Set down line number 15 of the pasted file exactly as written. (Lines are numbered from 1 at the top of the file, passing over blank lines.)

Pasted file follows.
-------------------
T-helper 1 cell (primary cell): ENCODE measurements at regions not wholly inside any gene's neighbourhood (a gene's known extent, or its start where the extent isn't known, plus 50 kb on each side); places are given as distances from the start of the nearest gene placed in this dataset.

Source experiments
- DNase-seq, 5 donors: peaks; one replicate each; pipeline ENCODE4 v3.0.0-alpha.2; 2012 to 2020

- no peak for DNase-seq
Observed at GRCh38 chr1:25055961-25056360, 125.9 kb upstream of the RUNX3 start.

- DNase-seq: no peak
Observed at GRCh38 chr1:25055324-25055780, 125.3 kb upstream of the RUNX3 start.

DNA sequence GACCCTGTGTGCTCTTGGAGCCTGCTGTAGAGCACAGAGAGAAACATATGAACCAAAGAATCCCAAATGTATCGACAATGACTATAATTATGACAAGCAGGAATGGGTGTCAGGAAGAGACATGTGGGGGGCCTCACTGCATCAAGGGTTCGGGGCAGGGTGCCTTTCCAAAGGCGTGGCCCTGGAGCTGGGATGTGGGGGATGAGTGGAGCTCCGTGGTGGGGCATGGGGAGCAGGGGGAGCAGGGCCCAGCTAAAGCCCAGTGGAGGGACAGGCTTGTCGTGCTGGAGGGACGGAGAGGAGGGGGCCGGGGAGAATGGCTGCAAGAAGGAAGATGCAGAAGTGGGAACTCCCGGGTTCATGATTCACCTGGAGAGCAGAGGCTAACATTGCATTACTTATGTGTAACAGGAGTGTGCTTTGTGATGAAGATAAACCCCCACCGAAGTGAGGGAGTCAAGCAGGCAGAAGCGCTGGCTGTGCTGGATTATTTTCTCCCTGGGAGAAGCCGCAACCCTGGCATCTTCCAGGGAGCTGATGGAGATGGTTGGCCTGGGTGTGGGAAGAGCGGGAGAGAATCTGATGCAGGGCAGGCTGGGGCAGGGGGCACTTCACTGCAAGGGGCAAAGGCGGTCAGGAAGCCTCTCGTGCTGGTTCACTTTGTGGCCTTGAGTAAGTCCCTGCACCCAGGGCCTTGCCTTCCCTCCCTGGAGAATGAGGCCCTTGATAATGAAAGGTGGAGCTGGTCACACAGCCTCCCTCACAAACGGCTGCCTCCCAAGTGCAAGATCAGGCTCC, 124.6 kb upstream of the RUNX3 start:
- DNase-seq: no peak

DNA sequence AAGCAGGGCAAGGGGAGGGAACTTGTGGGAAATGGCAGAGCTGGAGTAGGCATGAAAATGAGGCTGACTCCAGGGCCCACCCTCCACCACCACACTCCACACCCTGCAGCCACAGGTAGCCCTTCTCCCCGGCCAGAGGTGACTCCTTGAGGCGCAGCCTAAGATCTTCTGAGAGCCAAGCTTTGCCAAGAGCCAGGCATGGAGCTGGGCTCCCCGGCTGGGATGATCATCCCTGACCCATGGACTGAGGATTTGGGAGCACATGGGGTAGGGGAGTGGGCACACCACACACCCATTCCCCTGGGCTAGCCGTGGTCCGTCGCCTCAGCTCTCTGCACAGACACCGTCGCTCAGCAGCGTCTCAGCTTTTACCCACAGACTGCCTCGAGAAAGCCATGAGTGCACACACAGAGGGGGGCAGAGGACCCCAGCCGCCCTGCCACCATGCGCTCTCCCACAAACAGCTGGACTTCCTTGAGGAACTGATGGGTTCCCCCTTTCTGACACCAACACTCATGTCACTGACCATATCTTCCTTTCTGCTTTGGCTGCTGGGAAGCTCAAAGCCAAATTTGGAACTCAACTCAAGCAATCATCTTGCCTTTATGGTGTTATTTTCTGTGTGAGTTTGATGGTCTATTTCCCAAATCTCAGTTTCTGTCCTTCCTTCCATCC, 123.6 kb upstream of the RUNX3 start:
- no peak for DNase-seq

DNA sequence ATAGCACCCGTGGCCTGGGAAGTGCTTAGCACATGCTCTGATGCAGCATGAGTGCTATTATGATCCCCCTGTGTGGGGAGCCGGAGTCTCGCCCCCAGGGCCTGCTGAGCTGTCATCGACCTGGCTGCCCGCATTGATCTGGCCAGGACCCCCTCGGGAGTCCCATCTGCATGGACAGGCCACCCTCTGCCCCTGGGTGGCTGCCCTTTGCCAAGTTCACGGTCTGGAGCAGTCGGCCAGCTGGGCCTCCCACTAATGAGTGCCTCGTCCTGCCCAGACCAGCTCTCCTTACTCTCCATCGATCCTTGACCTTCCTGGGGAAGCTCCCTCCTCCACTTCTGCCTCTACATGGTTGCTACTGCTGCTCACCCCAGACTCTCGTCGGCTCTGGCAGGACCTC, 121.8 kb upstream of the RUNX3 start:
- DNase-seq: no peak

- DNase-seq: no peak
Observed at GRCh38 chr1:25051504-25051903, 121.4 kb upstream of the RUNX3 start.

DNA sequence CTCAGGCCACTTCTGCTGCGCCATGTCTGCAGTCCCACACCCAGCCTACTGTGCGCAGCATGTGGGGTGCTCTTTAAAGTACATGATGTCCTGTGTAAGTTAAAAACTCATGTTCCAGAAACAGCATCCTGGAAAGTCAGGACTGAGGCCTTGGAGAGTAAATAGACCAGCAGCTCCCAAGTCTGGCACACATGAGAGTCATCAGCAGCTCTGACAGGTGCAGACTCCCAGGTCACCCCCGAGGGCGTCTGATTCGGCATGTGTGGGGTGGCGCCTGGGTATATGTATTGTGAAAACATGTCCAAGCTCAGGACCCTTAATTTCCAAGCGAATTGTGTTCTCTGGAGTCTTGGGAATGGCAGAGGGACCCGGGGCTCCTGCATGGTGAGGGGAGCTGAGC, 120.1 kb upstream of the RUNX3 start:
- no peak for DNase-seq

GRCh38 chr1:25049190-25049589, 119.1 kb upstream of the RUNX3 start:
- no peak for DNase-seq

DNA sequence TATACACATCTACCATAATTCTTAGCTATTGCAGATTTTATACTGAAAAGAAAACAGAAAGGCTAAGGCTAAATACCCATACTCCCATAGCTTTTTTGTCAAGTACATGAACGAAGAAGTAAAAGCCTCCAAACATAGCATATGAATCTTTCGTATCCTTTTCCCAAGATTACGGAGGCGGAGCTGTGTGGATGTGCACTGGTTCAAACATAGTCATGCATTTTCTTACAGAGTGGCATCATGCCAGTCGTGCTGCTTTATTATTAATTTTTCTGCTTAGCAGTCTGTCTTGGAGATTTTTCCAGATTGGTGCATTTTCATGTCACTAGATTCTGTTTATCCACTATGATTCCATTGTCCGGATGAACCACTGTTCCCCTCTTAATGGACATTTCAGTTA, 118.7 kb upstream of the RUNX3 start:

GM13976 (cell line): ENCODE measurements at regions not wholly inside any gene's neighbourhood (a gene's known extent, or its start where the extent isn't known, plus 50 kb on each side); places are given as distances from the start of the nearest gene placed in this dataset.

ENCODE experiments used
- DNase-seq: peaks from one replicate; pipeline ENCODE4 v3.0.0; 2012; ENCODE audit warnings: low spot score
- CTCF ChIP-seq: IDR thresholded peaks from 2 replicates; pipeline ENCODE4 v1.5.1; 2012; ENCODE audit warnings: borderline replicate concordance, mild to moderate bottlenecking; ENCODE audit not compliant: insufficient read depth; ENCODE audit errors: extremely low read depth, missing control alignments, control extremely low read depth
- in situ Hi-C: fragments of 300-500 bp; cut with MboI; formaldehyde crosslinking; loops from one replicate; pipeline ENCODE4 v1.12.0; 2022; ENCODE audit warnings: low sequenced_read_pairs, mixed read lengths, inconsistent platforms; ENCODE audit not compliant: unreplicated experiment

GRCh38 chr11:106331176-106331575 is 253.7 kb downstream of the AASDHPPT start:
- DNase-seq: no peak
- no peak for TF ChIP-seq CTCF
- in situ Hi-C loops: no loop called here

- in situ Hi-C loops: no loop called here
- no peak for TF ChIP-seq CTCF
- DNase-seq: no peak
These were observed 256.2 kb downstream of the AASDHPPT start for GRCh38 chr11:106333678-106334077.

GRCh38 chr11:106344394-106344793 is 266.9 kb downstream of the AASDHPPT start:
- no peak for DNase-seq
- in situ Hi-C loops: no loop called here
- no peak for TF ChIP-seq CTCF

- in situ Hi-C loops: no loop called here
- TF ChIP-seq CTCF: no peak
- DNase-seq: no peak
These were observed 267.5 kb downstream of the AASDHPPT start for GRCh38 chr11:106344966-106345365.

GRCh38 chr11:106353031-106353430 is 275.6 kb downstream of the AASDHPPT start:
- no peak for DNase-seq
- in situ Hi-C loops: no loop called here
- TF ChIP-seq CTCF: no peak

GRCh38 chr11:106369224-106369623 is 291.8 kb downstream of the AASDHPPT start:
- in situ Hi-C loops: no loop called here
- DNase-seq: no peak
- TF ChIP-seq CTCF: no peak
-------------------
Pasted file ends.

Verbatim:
Observed at GRCh38 chr1:25051504-25051903, 121.4 kb upstream of the RUNX3 start.